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condition with plenty of dry ice. The gift basket includes six Royal Riviera Pears; the most delicious and ripest pears I have ever eaten. The white sharp cheddar cheese was soft and tasted as though it had been cut a few minutes earlier. The milk chocolate moose munch popcorn was yumminess extraordinaire, and the remaining items: three-seed crackers, pepper and onion relish; chocolate cherries; assorted truffles; and three milk chocolate mini mints were historical, $49.95. The peach and berry pie contains juicy peaches, blueberries, and raspberries in a deep dish sugar crust. Don’t drop it on your foot or you’ll need crutches. The weight comes from the many pounds of fruit in the pie.


PHILLIP SILVERSTONE’S BEST OF THE BUNCH

From delicious seasonal delights to flavorful destination cocktail recipes This was the best pie I’ve ever eaten, and that includes anything my dear old mum has made ($39.95). Both the pie and the basket’s contents cry out for a glass of port or late harvest Riesling, www.harryanddavid.com. Ruffino is synonymous with the best value-for-money wines produced in Italy and Ruffino Moscato D’Asti DOCG is ideal nectar for these hot months. The wine is sweet, but not obnoxiously so, with a perfume of peaches and marmalade. It has a refreshing flavor with a touch of berries and lovely effervescence dancing on your tongue, approx. $14.99. Ruffino Prosecco has a sparkling yellow color and the perfume has lots of fruit and could easily be sprayed onto your wrist as the gorgeous fragrance lingers for a while. I distinctly tasted granny smith apples dancing around in the bubbles. Crisp, clean and totally satisfying, approx. $14.99. I recently enjoyed three wines with David D’Amore of Kobrand, purveyors of fine wines, and Michael Trujillo, president and director of winemaking at Napa’s Sequoia Grove Winery, founded in 1979.

2009 Sequoia Grove Napa Valley Cabernet Sauvignon (approx. $29.97) The color falls on the palette somewhere between very dark plum and coal black. The perfume from your glass is summer berries which follow through to the taste, along with coffee and chocolate. I’ll swear there was a trace of sweetness, perhaps from almost two years spent resting in American oak barrels.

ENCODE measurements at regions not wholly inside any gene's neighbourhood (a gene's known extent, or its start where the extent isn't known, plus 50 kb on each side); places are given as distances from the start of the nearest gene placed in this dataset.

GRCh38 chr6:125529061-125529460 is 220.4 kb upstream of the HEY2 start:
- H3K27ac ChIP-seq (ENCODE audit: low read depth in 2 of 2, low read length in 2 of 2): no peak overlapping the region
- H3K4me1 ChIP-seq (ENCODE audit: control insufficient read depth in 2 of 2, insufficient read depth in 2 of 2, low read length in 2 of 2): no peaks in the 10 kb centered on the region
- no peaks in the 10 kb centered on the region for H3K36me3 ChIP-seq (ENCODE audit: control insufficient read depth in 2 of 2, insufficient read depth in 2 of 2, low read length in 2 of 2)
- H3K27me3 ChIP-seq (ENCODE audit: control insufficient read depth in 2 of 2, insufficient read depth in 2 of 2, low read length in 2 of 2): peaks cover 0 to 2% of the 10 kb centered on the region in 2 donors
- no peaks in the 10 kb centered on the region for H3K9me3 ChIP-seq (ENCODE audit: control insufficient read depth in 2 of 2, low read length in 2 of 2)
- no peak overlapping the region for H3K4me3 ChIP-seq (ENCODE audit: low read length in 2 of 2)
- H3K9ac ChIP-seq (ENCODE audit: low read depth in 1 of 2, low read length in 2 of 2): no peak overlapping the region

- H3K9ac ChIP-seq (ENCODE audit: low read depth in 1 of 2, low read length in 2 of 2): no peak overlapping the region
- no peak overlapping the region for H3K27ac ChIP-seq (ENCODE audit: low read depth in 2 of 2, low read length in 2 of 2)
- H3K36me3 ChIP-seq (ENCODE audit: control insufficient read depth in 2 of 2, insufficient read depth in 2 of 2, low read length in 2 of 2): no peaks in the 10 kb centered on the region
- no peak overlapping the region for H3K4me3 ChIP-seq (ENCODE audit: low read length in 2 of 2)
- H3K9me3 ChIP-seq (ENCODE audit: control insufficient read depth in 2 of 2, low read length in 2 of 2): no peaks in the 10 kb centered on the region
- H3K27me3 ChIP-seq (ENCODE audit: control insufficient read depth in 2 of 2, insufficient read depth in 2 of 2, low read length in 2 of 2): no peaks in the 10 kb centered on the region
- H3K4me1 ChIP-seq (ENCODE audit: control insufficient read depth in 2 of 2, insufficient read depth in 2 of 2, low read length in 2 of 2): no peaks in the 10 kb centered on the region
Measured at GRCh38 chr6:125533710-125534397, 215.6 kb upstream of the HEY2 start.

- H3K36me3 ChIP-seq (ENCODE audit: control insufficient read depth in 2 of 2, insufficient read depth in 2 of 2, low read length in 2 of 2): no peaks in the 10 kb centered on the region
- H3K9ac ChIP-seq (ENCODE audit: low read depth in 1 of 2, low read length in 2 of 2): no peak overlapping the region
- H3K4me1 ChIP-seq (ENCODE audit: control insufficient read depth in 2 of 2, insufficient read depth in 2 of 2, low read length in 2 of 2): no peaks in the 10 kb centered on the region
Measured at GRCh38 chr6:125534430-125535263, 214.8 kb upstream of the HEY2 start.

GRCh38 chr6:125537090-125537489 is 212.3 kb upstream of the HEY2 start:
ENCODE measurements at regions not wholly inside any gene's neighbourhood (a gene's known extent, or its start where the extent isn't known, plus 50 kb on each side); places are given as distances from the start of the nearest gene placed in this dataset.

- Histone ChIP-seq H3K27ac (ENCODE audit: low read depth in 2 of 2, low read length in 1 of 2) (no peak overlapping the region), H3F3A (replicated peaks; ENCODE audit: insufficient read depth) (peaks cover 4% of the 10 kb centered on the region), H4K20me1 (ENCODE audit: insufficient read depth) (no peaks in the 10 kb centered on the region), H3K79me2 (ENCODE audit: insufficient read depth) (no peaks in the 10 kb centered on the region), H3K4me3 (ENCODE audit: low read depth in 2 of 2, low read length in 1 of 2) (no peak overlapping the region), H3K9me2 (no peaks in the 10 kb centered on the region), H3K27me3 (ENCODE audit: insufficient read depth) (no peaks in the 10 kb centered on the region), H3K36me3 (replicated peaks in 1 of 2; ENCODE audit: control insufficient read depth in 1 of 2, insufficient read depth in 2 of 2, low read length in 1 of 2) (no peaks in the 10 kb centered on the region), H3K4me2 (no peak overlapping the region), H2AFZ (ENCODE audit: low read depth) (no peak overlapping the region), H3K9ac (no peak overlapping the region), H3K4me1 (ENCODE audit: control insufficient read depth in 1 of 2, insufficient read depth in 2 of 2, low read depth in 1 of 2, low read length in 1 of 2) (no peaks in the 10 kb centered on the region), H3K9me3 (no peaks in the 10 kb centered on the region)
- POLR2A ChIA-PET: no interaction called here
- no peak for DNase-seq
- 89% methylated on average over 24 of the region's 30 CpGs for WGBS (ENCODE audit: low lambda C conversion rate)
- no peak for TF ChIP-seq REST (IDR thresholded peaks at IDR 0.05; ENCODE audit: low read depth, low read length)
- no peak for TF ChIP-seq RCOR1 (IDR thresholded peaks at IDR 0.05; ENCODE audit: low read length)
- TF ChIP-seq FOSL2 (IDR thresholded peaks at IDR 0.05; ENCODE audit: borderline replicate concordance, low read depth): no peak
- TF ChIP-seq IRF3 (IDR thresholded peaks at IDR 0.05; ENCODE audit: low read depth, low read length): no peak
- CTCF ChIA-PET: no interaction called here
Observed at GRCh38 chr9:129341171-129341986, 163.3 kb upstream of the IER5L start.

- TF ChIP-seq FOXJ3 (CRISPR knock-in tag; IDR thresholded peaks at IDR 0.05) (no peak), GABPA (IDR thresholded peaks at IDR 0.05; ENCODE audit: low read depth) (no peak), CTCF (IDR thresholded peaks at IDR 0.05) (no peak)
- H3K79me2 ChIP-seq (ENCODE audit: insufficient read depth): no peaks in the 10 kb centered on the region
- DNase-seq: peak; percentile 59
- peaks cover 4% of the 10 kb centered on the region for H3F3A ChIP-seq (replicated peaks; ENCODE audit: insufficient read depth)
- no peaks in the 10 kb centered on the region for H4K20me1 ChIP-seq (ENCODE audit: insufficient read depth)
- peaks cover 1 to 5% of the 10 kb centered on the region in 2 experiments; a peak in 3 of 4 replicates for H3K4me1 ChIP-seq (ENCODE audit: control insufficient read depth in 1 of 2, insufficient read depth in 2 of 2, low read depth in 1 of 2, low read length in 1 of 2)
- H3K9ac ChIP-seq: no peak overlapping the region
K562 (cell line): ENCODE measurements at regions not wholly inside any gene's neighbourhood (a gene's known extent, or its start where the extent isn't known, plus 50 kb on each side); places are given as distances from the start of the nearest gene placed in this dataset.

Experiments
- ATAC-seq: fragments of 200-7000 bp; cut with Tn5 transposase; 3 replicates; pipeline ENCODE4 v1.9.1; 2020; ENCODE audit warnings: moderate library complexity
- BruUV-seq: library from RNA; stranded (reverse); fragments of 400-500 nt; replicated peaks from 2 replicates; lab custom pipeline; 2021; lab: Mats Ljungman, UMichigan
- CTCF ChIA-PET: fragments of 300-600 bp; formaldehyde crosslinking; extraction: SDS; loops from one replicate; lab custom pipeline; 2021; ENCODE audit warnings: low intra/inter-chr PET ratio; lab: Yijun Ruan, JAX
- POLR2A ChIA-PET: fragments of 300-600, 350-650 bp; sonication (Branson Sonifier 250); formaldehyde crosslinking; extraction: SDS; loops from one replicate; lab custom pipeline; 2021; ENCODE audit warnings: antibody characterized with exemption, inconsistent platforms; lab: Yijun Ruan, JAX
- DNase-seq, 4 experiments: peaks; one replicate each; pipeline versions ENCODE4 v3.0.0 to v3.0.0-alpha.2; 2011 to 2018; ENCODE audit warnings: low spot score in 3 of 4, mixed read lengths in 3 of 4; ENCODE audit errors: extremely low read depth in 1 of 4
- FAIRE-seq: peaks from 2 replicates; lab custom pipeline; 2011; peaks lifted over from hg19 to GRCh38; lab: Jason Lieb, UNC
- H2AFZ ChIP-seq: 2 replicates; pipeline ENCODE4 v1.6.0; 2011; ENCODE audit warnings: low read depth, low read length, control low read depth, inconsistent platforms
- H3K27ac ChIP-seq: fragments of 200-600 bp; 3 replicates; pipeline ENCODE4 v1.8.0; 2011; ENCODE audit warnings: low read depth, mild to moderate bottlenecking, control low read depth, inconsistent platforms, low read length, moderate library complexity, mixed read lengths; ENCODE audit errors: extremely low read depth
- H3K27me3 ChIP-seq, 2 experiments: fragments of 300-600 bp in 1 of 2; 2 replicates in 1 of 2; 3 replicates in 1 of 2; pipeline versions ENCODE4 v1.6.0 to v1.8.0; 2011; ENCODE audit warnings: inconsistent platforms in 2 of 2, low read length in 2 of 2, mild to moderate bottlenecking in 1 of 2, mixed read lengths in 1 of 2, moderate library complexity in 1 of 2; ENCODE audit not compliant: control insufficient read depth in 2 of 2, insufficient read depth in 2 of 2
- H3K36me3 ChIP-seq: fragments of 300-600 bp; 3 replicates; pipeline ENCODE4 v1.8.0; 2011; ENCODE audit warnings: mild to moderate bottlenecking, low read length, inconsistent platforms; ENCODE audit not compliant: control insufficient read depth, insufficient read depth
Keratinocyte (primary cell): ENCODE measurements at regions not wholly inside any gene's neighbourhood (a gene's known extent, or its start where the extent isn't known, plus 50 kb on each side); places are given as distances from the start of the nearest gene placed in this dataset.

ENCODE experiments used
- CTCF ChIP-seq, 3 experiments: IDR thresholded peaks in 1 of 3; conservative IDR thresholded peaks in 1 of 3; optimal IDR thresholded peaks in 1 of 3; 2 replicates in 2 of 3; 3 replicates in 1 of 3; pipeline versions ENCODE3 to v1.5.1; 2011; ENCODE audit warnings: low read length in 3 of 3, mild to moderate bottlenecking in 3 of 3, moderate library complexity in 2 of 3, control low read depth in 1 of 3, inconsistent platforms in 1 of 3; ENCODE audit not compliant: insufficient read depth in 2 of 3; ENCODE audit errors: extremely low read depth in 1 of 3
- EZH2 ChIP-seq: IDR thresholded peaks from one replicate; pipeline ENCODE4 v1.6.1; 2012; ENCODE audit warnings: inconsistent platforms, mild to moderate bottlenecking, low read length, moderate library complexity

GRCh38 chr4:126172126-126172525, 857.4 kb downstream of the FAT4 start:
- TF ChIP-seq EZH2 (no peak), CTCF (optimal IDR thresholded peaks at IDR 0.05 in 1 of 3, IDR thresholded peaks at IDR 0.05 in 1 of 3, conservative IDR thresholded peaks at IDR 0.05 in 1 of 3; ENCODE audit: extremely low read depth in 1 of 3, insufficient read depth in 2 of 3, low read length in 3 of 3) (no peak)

2011 Sequoia Grove Napa Valley Chardonnay (approx. $25.99) This wine reignited my interest in well-made Chardonnay. A pale yellow/ gold color and a perfume of citrus, toast, and dear old granny smith. The flavor has a nuttiness followed by the hint of fresh toast and a slight creamy richness that reminds me how good Chardonnay can be when it is made by a maestro.

Amaretto is a sweet, almond-flavored, Italian liqueur. It is made from a base of apricot pits or almonds, sometimes both. Amaro in Italian means bitter and amore means love, so I assume whoever invented this wonderful drink was bitterly in love. Saronno is a commune of Lombardy, Italy, and legend has it that in 1525, a Saronno church commissioned artist Bernardino Luini, one of Leonardo da Vinci’s pupils, to paint their sanctuary with

2008 Sequoia Grove Napa Valley Cambium, approx. $109.93 (Cabernet Sauvignon, Cabernet Franc, and Merlot) Here’s a technical description: WOW! If your year is going well and you have an extra $110 in your wallet, go out and buy a liquid Rembrandt! This masterpiece has the same dark color of the Cabernet with a perfume of dark berries some coffee and chocolate. The taste is incredibly rich, with the freshest fruits and the finest chocolate coming into play. So far, my wine of the year!